This time, I wanted to draw something shiny.

So I chose Tom's Mini.

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In retrospect, I really didn't know what I was getting into.  Cars . . . have a lot of detail!  Really specific details.  (And really specific details that . . . say . . . the car's owner notices.  Just sayin.)

The entire time I worked on this drawing, I felt like one of those boys back in junior high school who were always drawing highly detailed dragsters on their notebook pages.  (Remember them?)  

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There were many (many) times along the way when it was just too overwhelming.  It felt . . . too daunting.  How would I ever make this red blobby thing look like a CAR?

I whined.

But I also kept going.  And I had a lot of encouragement along the way -- from my instructor (remember this?) and my fellow classmates, and from Tom and my dad at home.

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And . . . eventually . . . I had a drawing of Tom's car!

Colored pencil drawing is s-l-o-w.  It's layer after layer of color.  Nothing speedy about it!  

Kind of like . . . knitting.  Y'know?

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Even though this post has nothing to do with stitching, I'm still playing the "unraveled" game along with Kat and friends.  Hop on over to Kat's to see what others are unraveling this week.

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Want to see the original photo of Tom's Mini?  Here it is . . . 

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Comtemplation

Knitting continues (ever more slowly lately) (because gardening) on this beast. . . 

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Although I had flirted with the idea of putting it down to start something a little more . . . summer-y, I've opted to slog on with the mitred squares.  (It's fun.  I'm in the groove.  And, mostly, I just tend to be a monogamous knitter.)

But I've reached that point in the project where I begin to contemplate my next knitting project.  (I usually spend at least half of my current project dreaming and scheming what I'll make next.)

I spent several days dreaming about this sweater, but decided to wait until fall is near.

Then, my thoughts shifted to warm-weather knitting, and I dreamed about this sweater and this sweater and even this one.

Finally, my scheming settled on this for my next project!  I even have the perfect yarn.  (Thinking about this one got me through two and a half tiers of the mitred square project without distraction, so committed I am.)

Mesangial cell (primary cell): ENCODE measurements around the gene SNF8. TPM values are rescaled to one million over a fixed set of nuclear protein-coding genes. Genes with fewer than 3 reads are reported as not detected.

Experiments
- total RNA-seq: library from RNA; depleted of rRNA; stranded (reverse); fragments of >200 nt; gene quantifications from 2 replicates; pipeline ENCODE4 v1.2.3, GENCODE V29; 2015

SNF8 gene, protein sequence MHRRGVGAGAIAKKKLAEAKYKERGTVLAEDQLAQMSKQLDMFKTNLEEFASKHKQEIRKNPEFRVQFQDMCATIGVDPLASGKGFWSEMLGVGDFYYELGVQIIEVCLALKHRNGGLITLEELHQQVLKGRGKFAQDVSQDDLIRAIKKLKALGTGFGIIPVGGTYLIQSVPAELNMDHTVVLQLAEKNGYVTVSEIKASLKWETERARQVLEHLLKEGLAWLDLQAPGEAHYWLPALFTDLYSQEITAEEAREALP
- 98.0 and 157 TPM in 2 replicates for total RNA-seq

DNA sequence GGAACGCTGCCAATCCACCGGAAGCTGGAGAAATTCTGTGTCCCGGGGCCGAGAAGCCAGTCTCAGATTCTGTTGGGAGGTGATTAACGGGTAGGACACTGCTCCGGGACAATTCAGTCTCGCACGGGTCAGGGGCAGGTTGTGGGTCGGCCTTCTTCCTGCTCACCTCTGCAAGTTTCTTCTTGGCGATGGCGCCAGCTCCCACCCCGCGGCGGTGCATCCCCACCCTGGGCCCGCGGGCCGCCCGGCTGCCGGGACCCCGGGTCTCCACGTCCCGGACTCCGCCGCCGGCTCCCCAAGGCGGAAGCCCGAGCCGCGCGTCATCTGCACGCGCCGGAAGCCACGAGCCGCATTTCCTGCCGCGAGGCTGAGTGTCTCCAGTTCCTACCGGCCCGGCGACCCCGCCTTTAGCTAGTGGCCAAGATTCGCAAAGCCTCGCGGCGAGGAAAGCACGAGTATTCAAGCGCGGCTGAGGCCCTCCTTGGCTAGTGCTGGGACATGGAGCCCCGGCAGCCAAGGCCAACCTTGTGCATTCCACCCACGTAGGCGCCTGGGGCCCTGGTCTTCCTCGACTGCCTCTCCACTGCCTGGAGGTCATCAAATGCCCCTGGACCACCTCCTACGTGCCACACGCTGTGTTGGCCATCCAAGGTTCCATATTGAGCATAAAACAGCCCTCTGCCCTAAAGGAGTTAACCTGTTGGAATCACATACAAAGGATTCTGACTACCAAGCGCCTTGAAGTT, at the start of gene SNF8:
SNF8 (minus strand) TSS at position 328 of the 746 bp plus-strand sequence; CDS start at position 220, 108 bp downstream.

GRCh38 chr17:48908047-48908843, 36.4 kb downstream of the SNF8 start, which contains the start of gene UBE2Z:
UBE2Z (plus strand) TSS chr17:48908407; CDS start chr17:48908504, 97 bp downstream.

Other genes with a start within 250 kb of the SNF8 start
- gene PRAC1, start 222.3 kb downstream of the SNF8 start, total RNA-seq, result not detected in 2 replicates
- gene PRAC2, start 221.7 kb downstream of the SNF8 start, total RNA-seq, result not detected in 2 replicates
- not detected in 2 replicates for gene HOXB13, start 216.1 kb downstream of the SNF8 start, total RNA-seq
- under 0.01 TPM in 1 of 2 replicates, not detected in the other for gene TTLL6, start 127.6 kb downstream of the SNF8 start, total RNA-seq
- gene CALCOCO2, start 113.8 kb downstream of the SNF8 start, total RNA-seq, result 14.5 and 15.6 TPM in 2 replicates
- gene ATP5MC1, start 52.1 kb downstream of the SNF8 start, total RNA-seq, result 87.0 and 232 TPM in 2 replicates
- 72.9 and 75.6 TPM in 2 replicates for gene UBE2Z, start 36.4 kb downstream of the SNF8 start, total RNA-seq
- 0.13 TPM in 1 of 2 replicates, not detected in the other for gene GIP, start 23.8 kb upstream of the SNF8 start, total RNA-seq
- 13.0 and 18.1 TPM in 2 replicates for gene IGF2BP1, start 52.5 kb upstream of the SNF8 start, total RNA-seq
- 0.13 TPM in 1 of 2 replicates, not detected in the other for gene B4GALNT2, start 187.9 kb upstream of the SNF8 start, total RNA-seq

And then . . . 

Well.  Then, I did a little organizing down in my sewing room (where I keep my yarn), and I stumbled across this yarn I had completely forgotten about.

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I picked this up at the Michigan Fiber Festival last August.  Three heavenly skeins -- two in the grey-ish/taupe-ish solid color, and one with those lovely shades of pink and coral mixed in.  I bought all she had!  No plan at all.  I just had to have it.  (You know how that goes. . . )

So now I'm just thinking about this yarn.  And what I might do with it.  Although it's fun to dream and scheme about possibilities, this one really has me stumped.  Maybe y'all can help?  Here are the specs on the yarn:

  • It's "heavy lace" weight (which feels a lot like "light fingering" to me).
  • Each skein has 350 yards (so that's 700 yards solid; 350 yards of the mix-y one).
  • The fiber content is really dreamy:  super fine alpaca, super fine merino, type C pygora, yak, cultivated silk, camel down, and angora bunny (let's just say super, super touchable and leave it at that).

(For about 6 hours, I thought it might be perfect for that Shakerag top in the new Mason Dixon Field Guide.)  (But then I got hold of myself and said ALL of those fibers . . . and not one of them linen . . . you are nuts!!!)

What do you think?  What should I do with this gorgeous yarn???  I'm open to suggestions . . . I have about 28 more mitred squares for more contemplation!

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Stop by Kat's today for more Unraveled tales.

 


Raveling Along

When I have time to pick up my knitting, I pick up my mitred square project.  It continues to delight, and I love watching it grow.

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It’s a perfect project: portable, easily memorized, and endlessly entertaining.

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Even though it doesn’t look it, the project is already at the midpoint.  It’ll be completely raveled before you know it!

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How about you?  What are you raveling right now?

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Posting on my phone today.  Hope it works...

 


Unraveling . . . a Dining Room

No time for knitting.  No time for stitching.  But plenty of unraveling going on!

When we moved into our house back in 2003, there was late-80s wallpaper in every room.  Heavily patterned.  Lots of mauves and teals.  Everywhere.  I'm sure it was really awesome and trendy back in the day.  But by 2003 it was dated and awful.